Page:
Industry consolidation saw huge jumps in 2014, as business closings skyrocketed 32 percent, with all sectors of the business taking a hit.
According to Jewelers Board of Trade, jewelry business discontinuances in the United States reached 973 in 2014, versus 739 the prior year. That number includes companies that ceased operations, were merged or sold, or filed for bankruptcy.
The number of companies that ceased operations also jumped 32 percent, to 770. The JBT reports that 612 retailers called it a day in last year, a 29.4 percent increase over the prior year. The number of wholesale companies packing it in rose 11.7 percent, to 86, and manufacturer closings soared a whopping 118 percent, to 72.
The year also saw 170 sales or mergers, up 48 percent from the past year.
All this contraction reverses the trend of the last few years, says JBT president Dione Kenyon.
“The consolidation numbers went way up in 2009 and 2010, during the recession,” she says. “For the last years, we saw those numbers were dropping. But over the last year, the tide turned.”
And while the industry had a pretty good year recently, some companies are still reeling from the big declines in business they suffered when the roof fell in.
“2014 was not a strong enough year to keep the weak people in business,” she says. “If you think about the way the economy has recovered, it’s been slow. We are recovering at a 2 to 3 percent Gross Domestic Product rate, and that is probably not enough for a weak business to recover. So there is a tide, but it’s not lifting all boats.”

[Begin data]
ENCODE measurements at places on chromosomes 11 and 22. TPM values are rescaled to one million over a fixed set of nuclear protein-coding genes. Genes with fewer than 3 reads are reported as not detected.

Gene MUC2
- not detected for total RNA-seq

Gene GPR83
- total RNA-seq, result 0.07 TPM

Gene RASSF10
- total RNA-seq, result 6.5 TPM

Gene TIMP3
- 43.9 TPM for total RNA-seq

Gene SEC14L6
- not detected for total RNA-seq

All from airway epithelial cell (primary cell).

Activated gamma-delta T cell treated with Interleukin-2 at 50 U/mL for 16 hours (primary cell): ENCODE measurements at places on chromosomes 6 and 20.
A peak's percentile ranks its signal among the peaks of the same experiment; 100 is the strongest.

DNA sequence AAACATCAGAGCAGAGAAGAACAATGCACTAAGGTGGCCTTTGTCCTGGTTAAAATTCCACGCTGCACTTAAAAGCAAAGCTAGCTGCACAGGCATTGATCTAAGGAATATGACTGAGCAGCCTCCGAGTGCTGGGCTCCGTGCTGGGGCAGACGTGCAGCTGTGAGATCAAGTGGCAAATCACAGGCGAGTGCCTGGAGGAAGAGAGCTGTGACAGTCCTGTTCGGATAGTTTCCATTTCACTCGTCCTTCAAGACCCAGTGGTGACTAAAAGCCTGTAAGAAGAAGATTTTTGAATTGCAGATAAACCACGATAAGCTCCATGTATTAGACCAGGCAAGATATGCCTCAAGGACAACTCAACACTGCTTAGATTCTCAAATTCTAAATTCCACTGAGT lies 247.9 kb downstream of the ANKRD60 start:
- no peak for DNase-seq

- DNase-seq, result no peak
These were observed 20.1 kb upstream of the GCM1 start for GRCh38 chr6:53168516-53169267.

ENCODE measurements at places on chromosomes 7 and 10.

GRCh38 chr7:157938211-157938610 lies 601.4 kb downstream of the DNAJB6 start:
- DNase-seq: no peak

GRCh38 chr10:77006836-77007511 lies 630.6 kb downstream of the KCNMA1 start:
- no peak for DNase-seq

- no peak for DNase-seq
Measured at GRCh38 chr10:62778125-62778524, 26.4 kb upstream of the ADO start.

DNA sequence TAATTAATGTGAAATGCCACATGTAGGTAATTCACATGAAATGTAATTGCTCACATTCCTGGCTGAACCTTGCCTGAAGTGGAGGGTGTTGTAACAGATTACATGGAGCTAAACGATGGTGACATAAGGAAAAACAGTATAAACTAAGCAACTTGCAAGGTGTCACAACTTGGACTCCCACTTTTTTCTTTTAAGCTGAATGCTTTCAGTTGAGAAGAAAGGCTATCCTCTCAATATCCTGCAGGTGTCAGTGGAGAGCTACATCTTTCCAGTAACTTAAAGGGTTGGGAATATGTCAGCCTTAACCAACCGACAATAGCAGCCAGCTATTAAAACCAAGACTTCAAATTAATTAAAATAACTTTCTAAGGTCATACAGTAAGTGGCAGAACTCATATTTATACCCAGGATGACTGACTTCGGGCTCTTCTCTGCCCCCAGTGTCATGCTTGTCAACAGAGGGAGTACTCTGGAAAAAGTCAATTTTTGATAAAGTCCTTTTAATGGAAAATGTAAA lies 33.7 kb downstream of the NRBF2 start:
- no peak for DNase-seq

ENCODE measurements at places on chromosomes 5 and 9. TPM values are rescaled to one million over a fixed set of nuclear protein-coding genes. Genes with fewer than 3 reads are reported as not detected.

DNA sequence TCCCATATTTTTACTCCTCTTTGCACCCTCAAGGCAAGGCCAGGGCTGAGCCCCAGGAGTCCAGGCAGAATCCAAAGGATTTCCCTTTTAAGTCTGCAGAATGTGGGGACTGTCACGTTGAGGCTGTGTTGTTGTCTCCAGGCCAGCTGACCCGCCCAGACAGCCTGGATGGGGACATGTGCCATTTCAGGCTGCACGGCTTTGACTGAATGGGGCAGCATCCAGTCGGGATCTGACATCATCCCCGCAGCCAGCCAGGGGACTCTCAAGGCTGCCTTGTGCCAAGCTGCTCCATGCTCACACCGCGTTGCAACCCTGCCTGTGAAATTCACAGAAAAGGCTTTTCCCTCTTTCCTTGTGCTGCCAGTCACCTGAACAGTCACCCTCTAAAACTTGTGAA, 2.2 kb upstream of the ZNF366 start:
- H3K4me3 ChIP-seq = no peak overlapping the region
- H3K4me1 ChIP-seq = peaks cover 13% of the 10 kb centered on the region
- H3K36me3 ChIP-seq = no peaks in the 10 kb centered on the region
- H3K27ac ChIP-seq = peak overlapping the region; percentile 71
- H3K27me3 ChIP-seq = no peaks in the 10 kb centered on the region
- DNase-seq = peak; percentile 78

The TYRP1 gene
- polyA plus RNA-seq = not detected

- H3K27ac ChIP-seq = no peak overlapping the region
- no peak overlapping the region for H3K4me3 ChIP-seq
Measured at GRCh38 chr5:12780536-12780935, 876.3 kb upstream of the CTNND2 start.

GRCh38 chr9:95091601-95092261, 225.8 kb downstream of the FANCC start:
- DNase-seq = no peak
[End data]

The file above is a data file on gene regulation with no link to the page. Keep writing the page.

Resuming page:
One thing hurting some jewelers: The slowdown in gold buying, as the metal’s price has fallen.
“Many stores were relying on that,” she says. “And in some cases, it was a brand destroyer.”
Looking at the numbers, Kenyon is struck by how many of the closings were voluntary.
“People are throwing in the towel and choosing not to stay in business,” she says. “Either they don’t have successors or they are not willing to reinvest in the business. The baby boom generation is running those businesses and you get to that age when you think: What do I want to do with the next 20 years of my life? Do I have the energy? Do I want to take the financial risk?”
The banks’ reluctance to lend often tips the scales, she says.
“Without a lot of access to capital, retailers have to put their own money on the line, maybe mortgage their own house,” she says. “People do a lot of soul-searching when that happens.”
The sole positive statistic: The number of industry bankruptcies actually fell 20 percent, to 33, from 41 in 2013.
“Those are historic lows,” Kenyon says. “I have never seen the bankruptcy numbers that low. People just don’t want to spend the money to go through the process.”
The amount of new companies coming into the business also decreased in 2014, to 261, from 284 the year before.
While these numbers paint a negative picture, Kenyon stresses our industry is holding up well compared to others.
“The numbers may be big but think how big our industry is,” Kenyon says. “Look at other industries where independent retailers have disappeared—hardware stores, bookstores.
“I do think that there is role for the independent jeweler who knows their community and their customers. There is still lots of opportunity for people who want to adapt and be forward thinking.”